Wednesday April 14th 2021
Over the last year every child and every parent in the country have struggled with home learning. Yet whilst we have all been attempting to work and learn from home, it’s been more of a challenge for many of our young people.
It has been the poorest pupils who have been the worst affected. We are now faced with the real risk that as pupils now return to school that the attainment gap has widened further. Issues such as access to laptops, internet connection and a quiet study space) at home to work are all very real and they predominately effect the most deprived young people.
Reminders of just how unequal our education system remains are never hard to find. Recently research showed that the most deprived pupils in Scotland are just as likely to have one Higher when leaving school as their most affluent peers are to have five. From this position, it is easy to see why the poorer you are, the less likely you are to go to university. In almost every measure – numeracy, literacy, qualifications, post-school destination, future earnings and even the number of subjects you will study at school – is determined by your postcode.
A year ago, we came together as a country to save lives and to protect our NHS. We now need the same level of leadership for education. Above all else there is a moral imperative to ensure that the pandemic does not hamper the life chances of the next generation who have already sacrificed so much. Labour’s plan aims to deliver hope to our young people;
A Comeback Tutoring Programme
Tutoring programmes will be directed by teachers and based on their professional judgment. One such example of emerging good practice exists in East Lothian, where young people who struggled with learning during lockdown are benefitting from a tutoring initiative being launched by a partnership of East Lothian Council and Queen Margaret University. The project is supporting over 300 pupils in S4 – S6 across the county who have been identified as having the most to gain from this additional support, especially as they approach their National Qualifications. A Personal Comeback Plan for every pupil.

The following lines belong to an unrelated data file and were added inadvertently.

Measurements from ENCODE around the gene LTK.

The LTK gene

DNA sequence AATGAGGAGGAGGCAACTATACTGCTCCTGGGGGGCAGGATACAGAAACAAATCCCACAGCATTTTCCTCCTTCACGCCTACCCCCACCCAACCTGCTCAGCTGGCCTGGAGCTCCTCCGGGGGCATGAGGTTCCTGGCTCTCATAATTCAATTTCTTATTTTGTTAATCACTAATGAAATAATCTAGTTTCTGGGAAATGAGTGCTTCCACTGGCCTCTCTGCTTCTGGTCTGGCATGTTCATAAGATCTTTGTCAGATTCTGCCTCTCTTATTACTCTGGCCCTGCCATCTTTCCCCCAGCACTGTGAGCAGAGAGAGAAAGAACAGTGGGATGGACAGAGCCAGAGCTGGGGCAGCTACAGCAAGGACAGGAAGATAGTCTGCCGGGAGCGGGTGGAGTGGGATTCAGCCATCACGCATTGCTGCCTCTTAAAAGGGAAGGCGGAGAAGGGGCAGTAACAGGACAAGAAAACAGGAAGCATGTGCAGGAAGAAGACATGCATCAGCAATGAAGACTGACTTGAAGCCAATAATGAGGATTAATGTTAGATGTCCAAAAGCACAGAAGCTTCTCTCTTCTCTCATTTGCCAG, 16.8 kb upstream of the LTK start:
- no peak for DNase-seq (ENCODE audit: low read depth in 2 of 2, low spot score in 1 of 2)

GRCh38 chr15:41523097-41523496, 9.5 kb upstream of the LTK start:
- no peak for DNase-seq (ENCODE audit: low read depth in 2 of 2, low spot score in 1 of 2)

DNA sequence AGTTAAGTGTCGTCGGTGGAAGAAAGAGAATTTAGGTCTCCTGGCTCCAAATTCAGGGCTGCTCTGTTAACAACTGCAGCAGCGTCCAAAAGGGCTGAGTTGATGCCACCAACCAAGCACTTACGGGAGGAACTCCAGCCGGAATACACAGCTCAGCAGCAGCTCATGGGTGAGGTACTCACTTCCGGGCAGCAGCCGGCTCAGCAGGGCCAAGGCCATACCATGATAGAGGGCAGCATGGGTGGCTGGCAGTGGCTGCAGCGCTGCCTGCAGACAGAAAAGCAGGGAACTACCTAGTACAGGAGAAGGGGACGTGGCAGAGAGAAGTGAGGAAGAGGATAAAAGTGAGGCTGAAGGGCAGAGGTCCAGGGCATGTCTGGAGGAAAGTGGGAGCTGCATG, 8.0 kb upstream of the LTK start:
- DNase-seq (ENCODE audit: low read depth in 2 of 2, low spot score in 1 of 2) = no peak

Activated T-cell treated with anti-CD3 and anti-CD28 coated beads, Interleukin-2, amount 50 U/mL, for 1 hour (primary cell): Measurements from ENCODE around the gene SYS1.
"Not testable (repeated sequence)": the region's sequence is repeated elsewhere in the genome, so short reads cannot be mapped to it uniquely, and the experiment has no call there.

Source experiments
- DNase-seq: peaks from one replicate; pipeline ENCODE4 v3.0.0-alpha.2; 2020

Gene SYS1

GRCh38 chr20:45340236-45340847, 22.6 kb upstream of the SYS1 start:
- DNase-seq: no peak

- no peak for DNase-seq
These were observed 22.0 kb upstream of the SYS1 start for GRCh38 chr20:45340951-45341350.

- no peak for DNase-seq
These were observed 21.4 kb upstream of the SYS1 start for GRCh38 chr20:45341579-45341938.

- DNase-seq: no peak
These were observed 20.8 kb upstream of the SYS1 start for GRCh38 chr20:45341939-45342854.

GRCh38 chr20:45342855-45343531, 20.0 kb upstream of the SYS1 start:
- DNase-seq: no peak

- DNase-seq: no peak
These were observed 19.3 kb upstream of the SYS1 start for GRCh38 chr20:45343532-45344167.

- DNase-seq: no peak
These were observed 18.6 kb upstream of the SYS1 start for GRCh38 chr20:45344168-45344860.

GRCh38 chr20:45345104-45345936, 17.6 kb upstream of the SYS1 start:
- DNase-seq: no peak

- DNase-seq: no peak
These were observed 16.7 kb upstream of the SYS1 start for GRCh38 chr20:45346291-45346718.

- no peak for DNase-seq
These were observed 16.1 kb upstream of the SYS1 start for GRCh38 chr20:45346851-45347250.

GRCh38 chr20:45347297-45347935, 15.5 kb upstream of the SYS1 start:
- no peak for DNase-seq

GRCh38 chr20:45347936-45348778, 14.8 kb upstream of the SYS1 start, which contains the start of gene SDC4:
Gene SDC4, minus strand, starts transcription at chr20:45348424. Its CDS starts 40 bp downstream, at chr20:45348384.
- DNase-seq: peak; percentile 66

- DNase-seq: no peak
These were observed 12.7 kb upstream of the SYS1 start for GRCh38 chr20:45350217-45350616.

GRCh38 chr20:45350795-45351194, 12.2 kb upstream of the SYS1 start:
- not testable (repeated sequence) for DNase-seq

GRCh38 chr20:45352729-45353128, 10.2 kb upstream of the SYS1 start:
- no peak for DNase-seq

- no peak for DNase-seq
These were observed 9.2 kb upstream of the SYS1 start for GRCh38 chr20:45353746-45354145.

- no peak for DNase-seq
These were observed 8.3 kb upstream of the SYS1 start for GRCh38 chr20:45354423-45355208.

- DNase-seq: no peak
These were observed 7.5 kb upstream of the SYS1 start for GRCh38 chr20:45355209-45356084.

A Personal Comeback Plan
Every pupil in Scotland should have a Personal Comeback Plan developed and these should be combined with a mental health assessment for every single pupil. We must start by ensuring that a return to full-time learning for some does not worsen their mental health challenges.
A Resit Guarantee
Labour would establish a resit guarantee of a free place at college to take national qualifications should this be the chosen path of any pupil from the affected cohort. Those negatively impacted by the SQA Alternative Certification Model in 2020 – even after statistical moderation was scrapped – who had no right of appeal, will be given the chance to sit those qualifications again at college, with full student support. There are significant challenges emerging for Colleges and Universities with graduating classes being delayed and intakes likely to be deferred. We must ensure that no young person misses out as a result.
Supporting our workforce
This has been a time of extreme pressure: delivering online lessons, running hub schools and even learning new skills in technologies that were alien to many a few short months ago. Our teachers have done all of this and much more whilst also being carers, being community stalwarts and being home-schoolers themselves. In common with other key workers, they deserve not just thanks but also our commitment to support them in the future. Labour would implement a guaranteed completion opportunity for probationary teachers to ensure that they can gain registration and help to refresh our workforce.
Our first priority for our young people in Scotland’s Summer Comeback is that they enjoy themselves. They must be the beneficiaries of the opening up of the country. We will ring-fence resource for school trips to outdoor activity centres for all young people over the coming two years. A ‘Summer Comeback Pass’ for young people to provide free access to sport, transport, and cultural activities.
So as our children start to return to school let’s not talk about returning to normal because our “normal” education system was already not working for many of our young people. Let’s not talk about “catching up” but let’s bounce back with a renewed energy to make our education system work for everyone. Emerging from this crisis, we can ensure the time for change is now.Tweet Share on Facebook